Septic Systems

Maintaining your septic system prevents harmful bacteria from leaching into the lake and helps preserve the water quality in the Bay. Proper maintenance also helps extend the life of your system and could prevent the expense of replacing your leaching bed! 

Love Your Septic System

Pumping out the solids and scum that accumulate in your septic tank helps to maintain a properly functioning septic system. Did you see this vessel cruising around the Bay the last couple of weeks? It’s a sewage barge that pumped out 31 septic tanks in the Bay.  Thank you Mark Thoburn for organizing Jim Ferguson’s pumping crew! 

Picture by Neil Stanton

Another way to extend the life of your system and make sure that it’s operating efficiently is to be very careful what gets flushed down the drains. Check out these tips from Cottage Life.

6 Things That Should Never Go in Your Septic Tank
Cottage Life
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The over-use of strong disinfectants such as bleach and toilet bowl cleaners can kill the bacteria in your septic tank. Looking for an alternative that is septic safe?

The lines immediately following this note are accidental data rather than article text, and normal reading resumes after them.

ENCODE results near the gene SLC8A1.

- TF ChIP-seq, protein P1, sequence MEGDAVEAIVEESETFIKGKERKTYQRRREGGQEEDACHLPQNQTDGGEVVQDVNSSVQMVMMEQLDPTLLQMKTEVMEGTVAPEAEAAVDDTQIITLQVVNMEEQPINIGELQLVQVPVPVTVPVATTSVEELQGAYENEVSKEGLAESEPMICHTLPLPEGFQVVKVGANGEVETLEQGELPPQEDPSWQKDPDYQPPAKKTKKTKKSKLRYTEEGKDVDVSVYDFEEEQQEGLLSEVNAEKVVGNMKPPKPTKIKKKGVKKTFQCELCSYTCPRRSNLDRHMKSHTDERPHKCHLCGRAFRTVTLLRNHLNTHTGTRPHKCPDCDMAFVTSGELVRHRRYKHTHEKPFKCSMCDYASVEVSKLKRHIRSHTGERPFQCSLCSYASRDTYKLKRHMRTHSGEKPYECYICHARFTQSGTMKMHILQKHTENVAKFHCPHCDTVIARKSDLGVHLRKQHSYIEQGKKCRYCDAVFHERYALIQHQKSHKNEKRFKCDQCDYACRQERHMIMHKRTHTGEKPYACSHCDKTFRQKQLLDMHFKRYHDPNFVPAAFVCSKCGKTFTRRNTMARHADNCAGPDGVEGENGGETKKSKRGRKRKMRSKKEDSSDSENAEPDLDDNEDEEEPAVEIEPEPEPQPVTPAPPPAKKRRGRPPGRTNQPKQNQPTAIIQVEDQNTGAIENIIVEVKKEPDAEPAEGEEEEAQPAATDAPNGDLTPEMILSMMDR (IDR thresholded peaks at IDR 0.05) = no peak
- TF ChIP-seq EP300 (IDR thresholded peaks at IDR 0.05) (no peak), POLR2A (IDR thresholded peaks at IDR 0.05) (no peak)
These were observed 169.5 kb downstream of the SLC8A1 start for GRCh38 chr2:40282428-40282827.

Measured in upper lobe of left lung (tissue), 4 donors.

DIY Septic Safe Cleaning Products
Visit the Bio-Sol website for some simple septic-safe cleaning products you make using everyday, non-toxic household ingredients such as baking soda, vinegar, and lemon.
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Learn More About Septic Systems

If you’d like to do a “deep dive” into septic systems, the GBA has published a comprehensive guide about how a septic tank works and how best to maintain it in working order.
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Determining When it is Time for a Pump Out?
As a general guideline, it’s recommended that you pump out your septic tank every 3 to 5 years. But it really depends on the size of your tank and the level of solids and scum that have accumulated in your tank.

Most BICA members are only in the Bay for a few months of the year, so if you have a big septic tank and you’re careful about what goes down the drain, you may be able to go much longer than 3 to 5 years.

But how do you know when it is time? The GBA guide above includes instructions on how to measure the depth of solids and scum in your septic tank. It involves inserting an 8-foot stick wrapped in cloth into your tank and measuring the scum and solids. Hmmm. It’s not for everyone, but it might help you determine if you even need a pump out.

Keep in mind that it has been difficult to arrange pump outs in the Bay, and we may not be able to get Jim Ferguson’s crew back here for another 5 years. If you didn’t get your tank pumped out this year, you should consider it the next time.